Recovery from hypoxia-induced internalization of cardiac Na+ /H + exchanger 1 requires an adequate intracellular store of antioxidants.
Şimşek G., Vaughan-Jones RD., Swietach P., Kandilci HB.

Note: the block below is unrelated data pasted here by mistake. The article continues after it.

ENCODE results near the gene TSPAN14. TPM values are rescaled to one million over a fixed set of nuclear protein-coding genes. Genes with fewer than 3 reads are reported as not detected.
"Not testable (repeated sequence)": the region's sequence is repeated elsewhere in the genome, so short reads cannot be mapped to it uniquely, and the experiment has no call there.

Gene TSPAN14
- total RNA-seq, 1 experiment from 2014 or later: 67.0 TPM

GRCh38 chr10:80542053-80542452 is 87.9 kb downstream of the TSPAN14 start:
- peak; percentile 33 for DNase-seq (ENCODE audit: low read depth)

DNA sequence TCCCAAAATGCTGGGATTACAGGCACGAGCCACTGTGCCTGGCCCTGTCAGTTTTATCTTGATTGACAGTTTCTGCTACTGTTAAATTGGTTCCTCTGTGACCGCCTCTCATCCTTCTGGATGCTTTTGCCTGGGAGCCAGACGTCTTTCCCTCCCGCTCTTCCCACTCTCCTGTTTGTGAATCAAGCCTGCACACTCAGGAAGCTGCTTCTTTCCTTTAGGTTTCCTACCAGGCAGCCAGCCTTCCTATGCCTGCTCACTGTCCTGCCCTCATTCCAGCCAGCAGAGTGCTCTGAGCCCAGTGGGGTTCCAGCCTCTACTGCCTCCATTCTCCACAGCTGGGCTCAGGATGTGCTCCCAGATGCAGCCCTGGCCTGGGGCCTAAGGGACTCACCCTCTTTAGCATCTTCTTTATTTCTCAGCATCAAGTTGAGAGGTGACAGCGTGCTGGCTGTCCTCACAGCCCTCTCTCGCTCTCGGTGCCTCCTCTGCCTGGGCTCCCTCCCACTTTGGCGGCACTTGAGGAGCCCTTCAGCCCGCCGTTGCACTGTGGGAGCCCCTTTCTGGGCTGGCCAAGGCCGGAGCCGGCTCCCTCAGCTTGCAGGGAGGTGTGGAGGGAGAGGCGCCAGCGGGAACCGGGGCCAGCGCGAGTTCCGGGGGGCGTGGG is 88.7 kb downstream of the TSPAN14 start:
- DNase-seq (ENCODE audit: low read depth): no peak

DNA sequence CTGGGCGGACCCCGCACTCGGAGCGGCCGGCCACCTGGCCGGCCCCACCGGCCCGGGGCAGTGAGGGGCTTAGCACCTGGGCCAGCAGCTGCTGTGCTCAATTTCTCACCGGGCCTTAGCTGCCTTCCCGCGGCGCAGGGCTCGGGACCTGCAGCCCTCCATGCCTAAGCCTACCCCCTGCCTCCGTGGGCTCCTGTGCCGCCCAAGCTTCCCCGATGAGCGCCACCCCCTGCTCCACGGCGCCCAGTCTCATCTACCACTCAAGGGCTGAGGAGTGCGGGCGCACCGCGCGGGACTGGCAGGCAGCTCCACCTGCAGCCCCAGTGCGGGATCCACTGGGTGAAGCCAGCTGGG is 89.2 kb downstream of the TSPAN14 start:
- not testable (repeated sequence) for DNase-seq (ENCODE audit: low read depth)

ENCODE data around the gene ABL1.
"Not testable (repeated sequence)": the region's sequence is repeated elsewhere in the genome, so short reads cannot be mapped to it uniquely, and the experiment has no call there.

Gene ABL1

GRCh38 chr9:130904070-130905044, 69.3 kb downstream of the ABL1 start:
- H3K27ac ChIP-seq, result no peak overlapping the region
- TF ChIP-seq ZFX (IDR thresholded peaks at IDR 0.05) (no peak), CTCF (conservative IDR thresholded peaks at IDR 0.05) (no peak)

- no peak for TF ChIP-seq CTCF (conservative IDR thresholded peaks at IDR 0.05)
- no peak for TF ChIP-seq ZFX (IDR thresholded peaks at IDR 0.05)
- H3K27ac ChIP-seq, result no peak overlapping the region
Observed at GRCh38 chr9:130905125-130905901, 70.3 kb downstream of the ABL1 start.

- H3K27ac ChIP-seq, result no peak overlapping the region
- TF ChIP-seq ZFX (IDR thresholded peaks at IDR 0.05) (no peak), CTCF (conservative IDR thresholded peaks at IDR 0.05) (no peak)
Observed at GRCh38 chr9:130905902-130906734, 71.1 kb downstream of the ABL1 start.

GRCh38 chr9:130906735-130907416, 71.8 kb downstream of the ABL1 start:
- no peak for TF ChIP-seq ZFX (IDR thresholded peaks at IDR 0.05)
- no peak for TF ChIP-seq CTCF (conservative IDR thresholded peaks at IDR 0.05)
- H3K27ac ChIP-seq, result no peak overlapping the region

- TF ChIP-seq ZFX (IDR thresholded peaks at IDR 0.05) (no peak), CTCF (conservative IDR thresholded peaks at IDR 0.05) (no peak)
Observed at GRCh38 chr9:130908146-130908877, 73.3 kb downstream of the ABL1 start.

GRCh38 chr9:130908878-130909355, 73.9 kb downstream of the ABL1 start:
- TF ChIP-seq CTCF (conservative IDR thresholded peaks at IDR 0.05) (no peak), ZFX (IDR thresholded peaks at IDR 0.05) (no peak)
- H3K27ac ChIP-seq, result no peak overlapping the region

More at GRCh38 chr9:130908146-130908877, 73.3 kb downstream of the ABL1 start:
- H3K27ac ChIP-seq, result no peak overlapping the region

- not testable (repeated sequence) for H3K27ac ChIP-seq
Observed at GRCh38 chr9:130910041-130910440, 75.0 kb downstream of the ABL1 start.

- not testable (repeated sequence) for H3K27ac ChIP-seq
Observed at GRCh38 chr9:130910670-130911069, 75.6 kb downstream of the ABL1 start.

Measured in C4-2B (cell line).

The heart is highly active metabolically but relatively underperfused and, therefore, vulnerable to ischemia. In addition to acidosis, a key component of ischemia is hypoxia that can modulate gene expression and protein function as part of an adaptive or even maladaptive response. Here, using cardiac-derived HL-1 cells, we investigate the effect of various hypoxic stimuli on the expression and activity of Na+ /H + exchanger 1 (NHE1), a principal regulator of intracellular pH. Acute (10 min) anoxia produced a reversible decrease in the sarcolemmal NHE1 activity attributable to NHE1 internalization. Treatment with either 1% O 2 or dimethyloxaloylglycine (DMOG; 1 mM) for 48-hr stabilized hypoxia-inducible factor 1 and reduced the sarcolemmal NHE1 activity by internalization, but without a change in total NHE1 immunoreactivity or message levels of the coding gene ( SLC9A1) determined in whole-cell lysates. Unlike the effect of DMOG, which was rapidly reversed on washout, reoxygenation after a prolonged period of hypoxia did not reverse the effects on NHE1, unless media were also supplemented with a membrane-permeant derivative of glutathione (GSH). Without a prior hypoxic episode, GSH supplementation had no effect on the NHE1 activity. Thus, posthypoxic NHE1 reinsertion can only take place if cells have a sufficient reservoir of a reducing agent. We propose that oxidative stress under prolonged hypoxia depletes intracellular GSH to an extent that curtails NHE1 reinsertion once the hypoxic stimulus is withdrawn. This effect may be cardioprotective, as rapid postischaemic restoration of the NHE1 activity is known to trigger reperfusion injury by producing an intracellular Na + -overload, which is proarrhythmogenic.